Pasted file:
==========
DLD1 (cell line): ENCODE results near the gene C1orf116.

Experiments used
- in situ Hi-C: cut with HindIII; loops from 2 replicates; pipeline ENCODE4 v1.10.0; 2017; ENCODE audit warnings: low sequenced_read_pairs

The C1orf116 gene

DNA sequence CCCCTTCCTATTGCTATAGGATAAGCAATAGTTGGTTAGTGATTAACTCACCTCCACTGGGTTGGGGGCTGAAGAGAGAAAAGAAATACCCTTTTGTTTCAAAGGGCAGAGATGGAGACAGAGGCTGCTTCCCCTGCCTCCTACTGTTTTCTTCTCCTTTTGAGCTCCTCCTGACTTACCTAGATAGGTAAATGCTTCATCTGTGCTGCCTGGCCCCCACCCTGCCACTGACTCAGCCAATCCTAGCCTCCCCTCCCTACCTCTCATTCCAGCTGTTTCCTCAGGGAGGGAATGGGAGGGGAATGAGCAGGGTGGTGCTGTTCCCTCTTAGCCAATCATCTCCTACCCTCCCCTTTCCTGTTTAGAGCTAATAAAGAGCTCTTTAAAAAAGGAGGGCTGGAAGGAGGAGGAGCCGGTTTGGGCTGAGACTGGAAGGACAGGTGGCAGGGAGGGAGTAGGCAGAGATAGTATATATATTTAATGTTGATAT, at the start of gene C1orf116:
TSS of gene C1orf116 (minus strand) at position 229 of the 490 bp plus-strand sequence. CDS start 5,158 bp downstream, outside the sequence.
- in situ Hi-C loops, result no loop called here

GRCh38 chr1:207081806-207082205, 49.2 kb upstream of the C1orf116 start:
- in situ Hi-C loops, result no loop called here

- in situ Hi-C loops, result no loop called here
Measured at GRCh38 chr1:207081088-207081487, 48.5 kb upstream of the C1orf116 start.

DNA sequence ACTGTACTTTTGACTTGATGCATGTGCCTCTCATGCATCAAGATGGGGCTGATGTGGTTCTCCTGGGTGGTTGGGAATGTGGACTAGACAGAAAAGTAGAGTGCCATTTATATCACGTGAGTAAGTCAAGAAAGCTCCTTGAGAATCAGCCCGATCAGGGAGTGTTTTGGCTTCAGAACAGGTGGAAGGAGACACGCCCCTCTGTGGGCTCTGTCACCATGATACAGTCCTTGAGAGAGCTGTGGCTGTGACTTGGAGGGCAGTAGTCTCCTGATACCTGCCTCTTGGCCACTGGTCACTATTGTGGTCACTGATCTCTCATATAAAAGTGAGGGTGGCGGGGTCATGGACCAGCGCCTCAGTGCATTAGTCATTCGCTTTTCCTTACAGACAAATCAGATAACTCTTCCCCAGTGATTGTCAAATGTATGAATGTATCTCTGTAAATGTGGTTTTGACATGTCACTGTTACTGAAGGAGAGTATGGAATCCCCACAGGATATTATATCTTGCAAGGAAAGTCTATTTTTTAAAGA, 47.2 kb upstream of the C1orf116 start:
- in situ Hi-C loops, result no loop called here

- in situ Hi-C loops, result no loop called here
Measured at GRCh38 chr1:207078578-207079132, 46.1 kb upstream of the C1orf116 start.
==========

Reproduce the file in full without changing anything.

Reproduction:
DLD1 (cell line): ENCODE results near the gene C1orf116.

Experiments used
- in situ Hi-C: cut with HindIII; loops from 2 replicates; pipeline ENCODE4 v1.10.0; 2017; ENCODE audit warnings: low sequenced_read_pairs

The C1orf116 gene

DNA sequence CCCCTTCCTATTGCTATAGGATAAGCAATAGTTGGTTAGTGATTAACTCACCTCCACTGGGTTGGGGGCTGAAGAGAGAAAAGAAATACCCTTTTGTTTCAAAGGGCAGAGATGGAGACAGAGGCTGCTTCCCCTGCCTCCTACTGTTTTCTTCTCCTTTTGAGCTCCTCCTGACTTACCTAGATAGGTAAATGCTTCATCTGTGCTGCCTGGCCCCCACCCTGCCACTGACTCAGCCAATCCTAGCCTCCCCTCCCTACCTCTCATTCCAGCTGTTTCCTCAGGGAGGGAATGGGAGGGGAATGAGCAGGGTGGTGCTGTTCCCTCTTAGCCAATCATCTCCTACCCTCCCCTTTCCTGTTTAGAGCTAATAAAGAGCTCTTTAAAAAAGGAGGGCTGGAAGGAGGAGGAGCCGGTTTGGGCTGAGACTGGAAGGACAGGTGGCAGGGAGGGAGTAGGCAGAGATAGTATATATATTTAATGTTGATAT, at the start of gene C1orf116:
TSS of gene C1orf116 (minus strand) at position 229 of the 490 bp plus-strand sequence. CDS start 5,158 bp downstream, outside the sequence.
- in situ Hi-C loops, result no loop called here

GRCh38 chr1:207081806-207082205, 49.2 kb upstream of the C1orf116 start:
- in situ Hi-C loops, result no loop called here

- in situ Hi-C loops, result no loop called here
Measured at GRCh38 chr1:207081088-207081487, 48.5 kb upstream of the C1orf116 start.

DNA sequence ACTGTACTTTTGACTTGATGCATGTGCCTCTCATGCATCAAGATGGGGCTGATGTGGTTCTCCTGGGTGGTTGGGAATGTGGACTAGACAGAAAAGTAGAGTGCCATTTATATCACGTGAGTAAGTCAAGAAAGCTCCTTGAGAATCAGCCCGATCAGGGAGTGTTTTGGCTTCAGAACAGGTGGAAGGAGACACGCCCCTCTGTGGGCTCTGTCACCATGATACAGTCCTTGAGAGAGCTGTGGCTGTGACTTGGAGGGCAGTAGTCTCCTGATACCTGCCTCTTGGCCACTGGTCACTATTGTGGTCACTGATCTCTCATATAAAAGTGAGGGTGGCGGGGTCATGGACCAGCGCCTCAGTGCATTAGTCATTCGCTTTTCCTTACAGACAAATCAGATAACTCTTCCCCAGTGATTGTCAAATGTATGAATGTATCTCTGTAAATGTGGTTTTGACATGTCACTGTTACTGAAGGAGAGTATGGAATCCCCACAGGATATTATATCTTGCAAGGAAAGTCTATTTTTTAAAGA, 47.2 kb upstream of the C1orf116 start:
- in situ Hi-C loops, result no loop called here

- in situ Hi-C loops, result no loop called here
Measured at GRCh38 chr1:207078578-207079132, 46.1 kb upstream of the C1orf116 start.